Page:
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Boehmeria Cylindrica

Boehmeria Cylindrica

Boehmeria Cylindrica

Boufford, David E. (1997). "Boehmeria cylindrica". In Flora of North America Editorial Committee (ed.). Flora of North America North of Mexico (FNA). 3. New York and Oxford – via eFloras.org, Missouri Botanical Garden, St. Louis, MO & Harvard University Herbaria, Cambridge, MA. Boehmeria cylindrica, or the green alpine plant, is indigenous to the Himalayas and is one of few plants that have adapted to life in high mountain ultracont places. The plant, which grows as much as two meters wide and two meters tall, can tolerate amazingly cold environments, living as high up as 3,000 meters above sea level with temperatures below -20 degrees Celsius (US -4 degrees Fahrenheit).

Boehmeria

Preferring medium-wet and semi-shady sites, Boehmeria cylindrica, also called Bog Hemp, lacks the stinging hairs of some of its nettle cousins. Stringy heads of tiny yellow-green flowers form between leaf stems in summer. Moths and butterflies are attracted to this modest plant. It serves as a host plant for the larvae of several butterflies including the Red Admiral, Eastern Comma, and Question Mark butterflies. The larvae of the Flowing-line Bomolocha moth also make use of its foliage.This perennial plant is about 2-3' tall, branching occasionally. This member of the Nettle family lacks stinging hairs. The stems are light green, 4-angled or round, and glabrous or slightly pubescent. The leaves are usually opposite along the stems, but sometimes they are alternate. They are ovate or ovate-lanceolate, up to 4" long and 2�" across, and have long slender petioles. The upper surface of each leaf is dark green (in the shade) and glabrous or slightly pubescent; a central vein and 2 parallel secondary veins are readily observable.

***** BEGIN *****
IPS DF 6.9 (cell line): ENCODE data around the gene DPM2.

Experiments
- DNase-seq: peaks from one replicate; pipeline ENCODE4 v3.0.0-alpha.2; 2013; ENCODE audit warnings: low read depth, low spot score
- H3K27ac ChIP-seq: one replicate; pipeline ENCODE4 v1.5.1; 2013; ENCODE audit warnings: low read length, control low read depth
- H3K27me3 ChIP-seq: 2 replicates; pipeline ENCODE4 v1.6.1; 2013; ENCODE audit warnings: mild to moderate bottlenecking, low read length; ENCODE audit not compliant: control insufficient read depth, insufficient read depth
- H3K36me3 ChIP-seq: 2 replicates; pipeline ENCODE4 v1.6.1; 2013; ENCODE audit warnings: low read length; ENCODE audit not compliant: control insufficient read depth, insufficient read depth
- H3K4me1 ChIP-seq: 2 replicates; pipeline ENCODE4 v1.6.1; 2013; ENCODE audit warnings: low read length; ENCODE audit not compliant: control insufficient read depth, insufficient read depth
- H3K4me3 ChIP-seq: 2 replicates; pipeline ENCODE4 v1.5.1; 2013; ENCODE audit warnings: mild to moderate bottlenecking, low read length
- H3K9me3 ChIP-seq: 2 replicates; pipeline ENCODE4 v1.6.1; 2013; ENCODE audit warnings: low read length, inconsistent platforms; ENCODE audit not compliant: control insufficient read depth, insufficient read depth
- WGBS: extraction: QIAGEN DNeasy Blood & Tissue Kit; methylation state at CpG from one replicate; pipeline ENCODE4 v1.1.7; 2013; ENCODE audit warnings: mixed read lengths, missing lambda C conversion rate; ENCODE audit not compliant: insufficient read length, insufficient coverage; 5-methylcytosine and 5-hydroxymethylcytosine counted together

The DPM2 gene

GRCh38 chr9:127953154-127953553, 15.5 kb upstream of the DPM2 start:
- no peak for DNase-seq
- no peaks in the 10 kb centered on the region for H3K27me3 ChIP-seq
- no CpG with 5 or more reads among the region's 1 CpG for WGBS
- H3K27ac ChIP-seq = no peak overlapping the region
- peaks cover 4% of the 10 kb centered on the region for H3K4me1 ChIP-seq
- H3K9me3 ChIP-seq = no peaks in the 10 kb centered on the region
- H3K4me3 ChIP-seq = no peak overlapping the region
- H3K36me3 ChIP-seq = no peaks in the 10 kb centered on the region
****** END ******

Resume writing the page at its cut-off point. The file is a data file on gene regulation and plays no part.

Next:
The margins are coarsely serrated. Spikes of green or greenish white flowers appear from the axils of the upper leaves. They are straight and angle upward from the axis of the central stem. The flowering spikes are about �–3" long; sometimes they are terminal, but more often they will develop additional leaves beyond the flowers. False Nettle is usually dioecious, with male and female flowers produced on separate plants. Male flowers are distributed along the spikes in bunches, while female flowers are produced along the spikes more or less continuously. These flowers are very small and lack petals. Each male flower has a 4-parted calyx and 4 stamens, while the calyx of the female flower is tubular with 2-4 teeth. The blooming period is mid-summer to early fall, and lasts about 1-2 months. There is no floral scent; pollination is by wind. The fruit consists of a small achene. This description applies to the typical woodland variety of False Nettle, Boehmeria cylindrica cylindrica. The other variety of False Nettle, Boehmeria cylindrica drummondiana, grows in the sun and has a somewhat different appearance. (Source: www.illinoiswildflowers.info)

 

 

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